David Wojnarowicz's 'Arthur Rimbaud in New York'
e following is an excerpt, with additions and edits for clarity, from the essay Our Rimbaud Mask forthcoming from Ugly Duckling Presse this fall.
Between 1978 and 1980, David Wojnarowicz created the Arthur Rimbaud in New York series, several hundred black-and-white photographs of someone wearing a mask of Rimbaud’s face. The photographs say, “he would have visited Coney Island”; “he would have seen porn in Times Square”; “he would have eaten a hamburger and fries.” Spotting the nineteenth-century French poet in the Big Apple is more than delightful. We, whoever feel addressed by him, are like him, and he is a source for our identification, a root for our identity. He is also isolated and alone. When he stands on the subway platform, everyone faces away from him. When he goes to Coney Island, the often overcrowded and public place is empty. In one photograph, the figure lies beneath someone, but our Rimbaud might as well be alone.
Wojnarowicz’s Rimbaud is a mask for someone outside of social life. This Rimbaud is not our Rimbaud. This Rimbaud is unseen, separate from everyone who surrounds him. Wojnarowicz’s series foregrounds the difference between the Rimbaud poet-image and a Rimbaud for whom there is no identification and no identity.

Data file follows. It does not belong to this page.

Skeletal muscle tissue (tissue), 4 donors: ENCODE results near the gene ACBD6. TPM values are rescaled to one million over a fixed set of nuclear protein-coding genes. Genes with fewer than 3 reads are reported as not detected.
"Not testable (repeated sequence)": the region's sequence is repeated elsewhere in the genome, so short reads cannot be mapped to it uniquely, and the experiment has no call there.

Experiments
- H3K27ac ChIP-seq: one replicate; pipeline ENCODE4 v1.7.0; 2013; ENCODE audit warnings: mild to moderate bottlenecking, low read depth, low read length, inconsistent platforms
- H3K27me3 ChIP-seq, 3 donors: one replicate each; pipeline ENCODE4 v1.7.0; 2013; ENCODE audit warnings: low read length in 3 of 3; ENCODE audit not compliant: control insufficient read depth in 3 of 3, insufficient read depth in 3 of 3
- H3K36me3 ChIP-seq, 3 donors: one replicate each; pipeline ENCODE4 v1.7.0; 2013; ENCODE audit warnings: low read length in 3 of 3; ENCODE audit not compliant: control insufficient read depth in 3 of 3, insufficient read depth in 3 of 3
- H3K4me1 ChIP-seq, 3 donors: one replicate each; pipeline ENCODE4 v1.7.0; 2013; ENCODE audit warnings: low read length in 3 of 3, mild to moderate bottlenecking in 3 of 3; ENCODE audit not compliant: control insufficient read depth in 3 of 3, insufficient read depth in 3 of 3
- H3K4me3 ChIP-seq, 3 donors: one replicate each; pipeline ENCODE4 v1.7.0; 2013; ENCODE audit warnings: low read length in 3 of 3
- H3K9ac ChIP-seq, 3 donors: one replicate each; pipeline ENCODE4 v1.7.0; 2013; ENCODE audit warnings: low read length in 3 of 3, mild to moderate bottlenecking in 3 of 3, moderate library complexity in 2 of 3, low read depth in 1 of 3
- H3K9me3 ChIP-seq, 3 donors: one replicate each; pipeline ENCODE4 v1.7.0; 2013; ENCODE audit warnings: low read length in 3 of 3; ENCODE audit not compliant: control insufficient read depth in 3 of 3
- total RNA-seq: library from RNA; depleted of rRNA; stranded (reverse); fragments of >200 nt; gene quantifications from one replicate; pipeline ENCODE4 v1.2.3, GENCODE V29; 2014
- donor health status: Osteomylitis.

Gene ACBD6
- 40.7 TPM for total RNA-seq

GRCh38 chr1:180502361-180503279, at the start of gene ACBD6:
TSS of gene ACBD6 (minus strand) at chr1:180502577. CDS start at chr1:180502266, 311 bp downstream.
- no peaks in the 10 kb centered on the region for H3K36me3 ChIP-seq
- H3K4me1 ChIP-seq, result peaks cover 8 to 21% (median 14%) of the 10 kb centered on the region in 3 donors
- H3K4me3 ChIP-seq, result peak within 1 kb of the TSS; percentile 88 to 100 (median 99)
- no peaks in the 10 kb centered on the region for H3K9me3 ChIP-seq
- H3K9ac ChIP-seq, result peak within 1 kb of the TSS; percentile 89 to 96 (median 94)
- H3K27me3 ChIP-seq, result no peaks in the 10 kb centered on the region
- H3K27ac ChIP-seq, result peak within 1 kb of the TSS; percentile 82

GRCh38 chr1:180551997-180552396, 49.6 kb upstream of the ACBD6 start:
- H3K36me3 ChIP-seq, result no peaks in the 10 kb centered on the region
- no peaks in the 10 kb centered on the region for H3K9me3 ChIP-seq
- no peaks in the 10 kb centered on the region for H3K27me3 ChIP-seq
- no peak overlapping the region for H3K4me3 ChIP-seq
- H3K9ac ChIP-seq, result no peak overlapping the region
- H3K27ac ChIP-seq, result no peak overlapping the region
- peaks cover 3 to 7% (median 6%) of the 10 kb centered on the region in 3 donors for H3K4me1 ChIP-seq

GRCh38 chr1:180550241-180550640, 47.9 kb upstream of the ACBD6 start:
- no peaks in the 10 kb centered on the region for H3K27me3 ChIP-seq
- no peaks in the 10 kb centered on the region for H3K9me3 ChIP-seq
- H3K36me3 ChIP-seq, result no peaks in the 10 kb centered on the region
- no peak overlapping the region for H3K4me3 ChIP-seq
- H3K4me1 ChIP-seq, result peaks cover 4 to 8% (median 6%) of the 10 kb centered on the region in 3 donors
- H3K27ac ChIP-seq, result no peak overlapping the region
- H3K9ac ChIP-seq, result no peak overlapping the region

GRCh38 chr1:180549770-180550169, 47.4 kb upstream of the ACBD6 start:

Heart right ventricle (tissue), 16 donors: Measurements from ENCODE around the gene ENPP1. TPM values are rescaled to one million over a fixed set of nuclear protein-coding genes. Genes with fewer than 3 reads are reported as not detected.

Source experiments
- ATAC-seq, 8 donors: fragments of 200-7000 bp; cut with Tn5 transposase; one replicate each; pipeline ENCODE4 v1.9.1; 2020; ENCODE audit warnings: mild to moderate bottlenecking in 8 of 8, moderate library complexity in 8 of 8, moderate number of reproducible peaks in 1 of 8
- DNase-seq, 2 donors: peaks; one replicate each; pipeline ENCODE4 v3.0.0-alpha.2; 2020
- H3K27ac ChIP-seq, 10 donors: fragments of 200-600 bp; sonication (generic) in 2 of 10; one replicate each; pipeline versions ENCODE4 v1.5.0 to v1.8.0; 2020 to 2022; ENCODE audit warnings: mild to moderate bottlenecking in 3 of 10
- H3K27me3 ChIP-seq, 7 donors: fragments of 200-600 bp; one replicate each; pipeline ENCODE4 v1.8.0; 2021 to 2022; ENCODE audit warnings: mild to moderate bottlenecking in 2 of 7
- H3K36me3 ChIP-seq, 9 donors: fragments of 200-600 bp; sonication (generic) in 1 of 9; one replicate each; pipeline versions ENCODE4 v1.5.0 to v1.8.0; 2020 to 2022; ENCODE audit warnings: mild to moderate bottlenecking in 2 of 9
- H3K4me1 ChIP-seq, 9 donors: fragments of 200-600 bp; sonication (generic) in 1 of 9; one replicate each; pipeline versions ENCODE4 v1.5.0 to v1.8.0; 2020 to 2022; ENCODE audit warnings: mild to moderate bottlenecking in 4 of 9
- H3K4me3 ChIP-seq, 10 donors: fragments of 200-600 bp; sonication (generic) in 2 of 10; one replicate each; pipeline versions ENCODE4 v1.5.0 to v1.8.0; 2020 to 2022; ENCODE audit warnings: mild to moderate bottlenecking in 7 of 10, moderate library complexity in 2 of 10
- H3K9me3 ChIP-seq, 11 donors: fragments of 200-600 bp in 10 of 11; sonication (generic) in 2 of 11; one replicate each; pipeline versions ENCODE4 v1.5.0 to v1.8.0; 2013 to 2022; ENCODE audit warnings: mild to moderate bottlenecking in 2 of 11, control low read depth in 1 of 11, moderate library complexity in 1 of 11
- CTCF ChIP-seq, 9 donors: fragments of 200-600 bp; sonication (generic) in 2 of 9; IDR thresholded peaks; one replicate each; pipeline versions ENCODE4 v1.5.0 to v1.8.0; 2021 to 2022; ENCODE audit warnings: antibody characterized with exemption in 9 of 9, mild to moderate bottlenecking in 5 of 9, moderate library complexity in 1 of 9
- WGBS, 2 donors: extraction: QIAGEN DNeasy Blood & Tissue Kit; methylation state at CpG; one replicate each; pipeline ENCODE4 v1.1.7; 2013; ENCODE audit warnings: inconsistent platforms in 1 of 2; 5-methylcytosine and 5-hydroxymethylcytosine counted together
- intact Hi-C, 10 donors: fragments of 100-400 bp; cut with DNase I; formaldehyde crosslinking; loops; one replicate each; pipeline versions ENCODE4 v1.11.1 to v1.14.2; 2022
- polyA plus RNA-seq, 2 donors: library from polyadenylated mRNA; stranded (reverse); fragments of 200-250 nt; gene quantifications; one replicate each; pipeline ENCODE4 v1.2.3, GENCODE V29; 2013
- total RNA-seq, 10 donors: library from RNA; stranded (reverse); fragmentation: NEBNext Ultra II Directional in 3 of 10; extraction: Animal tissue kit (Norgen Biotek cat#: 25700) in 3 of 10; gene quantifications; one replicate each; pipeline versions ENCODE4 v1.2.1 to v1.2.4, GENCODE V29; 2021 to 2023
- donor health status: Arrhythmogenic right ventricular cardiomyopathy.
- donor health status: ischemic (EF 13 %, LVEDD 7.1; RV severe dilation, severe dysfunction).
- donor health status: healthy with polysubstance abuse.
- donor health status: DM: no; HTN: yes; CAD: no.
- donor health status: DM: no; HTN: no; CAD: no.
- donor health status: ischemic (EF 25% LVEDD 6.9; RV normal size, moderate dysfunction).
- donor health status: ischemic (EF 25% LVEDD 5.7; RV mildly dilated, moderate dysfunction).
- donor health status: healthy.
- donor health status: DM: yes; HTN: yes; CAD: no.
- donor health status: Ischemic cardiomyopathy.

Feeling without a self — not being a person, not having a self, and being too far outside personhood — can transform into a suicidal fantasy in which destroying oneself is a way to fulfill the feeling of not having a self. Suicide is an overt possibility in Wojnarowicz’s Rimbaud series. In one photograph, Rimbaud appears to have overdosed. In another, he points a gun at his head. And in another, he lies on the ground as if he has just shot himself, the gun still in his hand.
The mask challenges us to witness someone who can be neither identified nor identified with. Even though Wojnarowicz’s friends and lovers don the mask in the photos, Wojnarowicz confronts us with what it feels like to be neither friend nor lover, to be less than human and more of what Barbara Johnson would refer to as the still image of a thing. In Persons and Things, Johnson finds that the category “person” depends on a desire to be better than life itself. Referring to Lacan, she writes, “What happens in the mirror stage is the self’s identification with a still image, which then becomes the version of superiority that the living self will try to equal.” Johnson bases her deconstruction of the category person in an analysis of the mirror stage. Remarkably, her examples emerge from the suicidal fantasies of Narcissus, Sylvia Plath, and Heinreich von Kleist. But the mirror stage is not a suicidal fantasy.
Wojnarowicz’s Rimbaud series marks a difference between developmental scenes of identity formation — what might it mean to be the author of myself? — and the need for witness to the self’s erasure. The repeated presence of the Rimbaud mask — the face of a poet that never changes — yields a feeling that never changes. This erasure — repetition without a difference — reflects the lack of recognition of a person. Is this the impossibility of authoring personhood? “You can be an author but not a person,” the photographs seem to say. And the mask shows us how important it is to recognize persons who have been made to feel far less than that.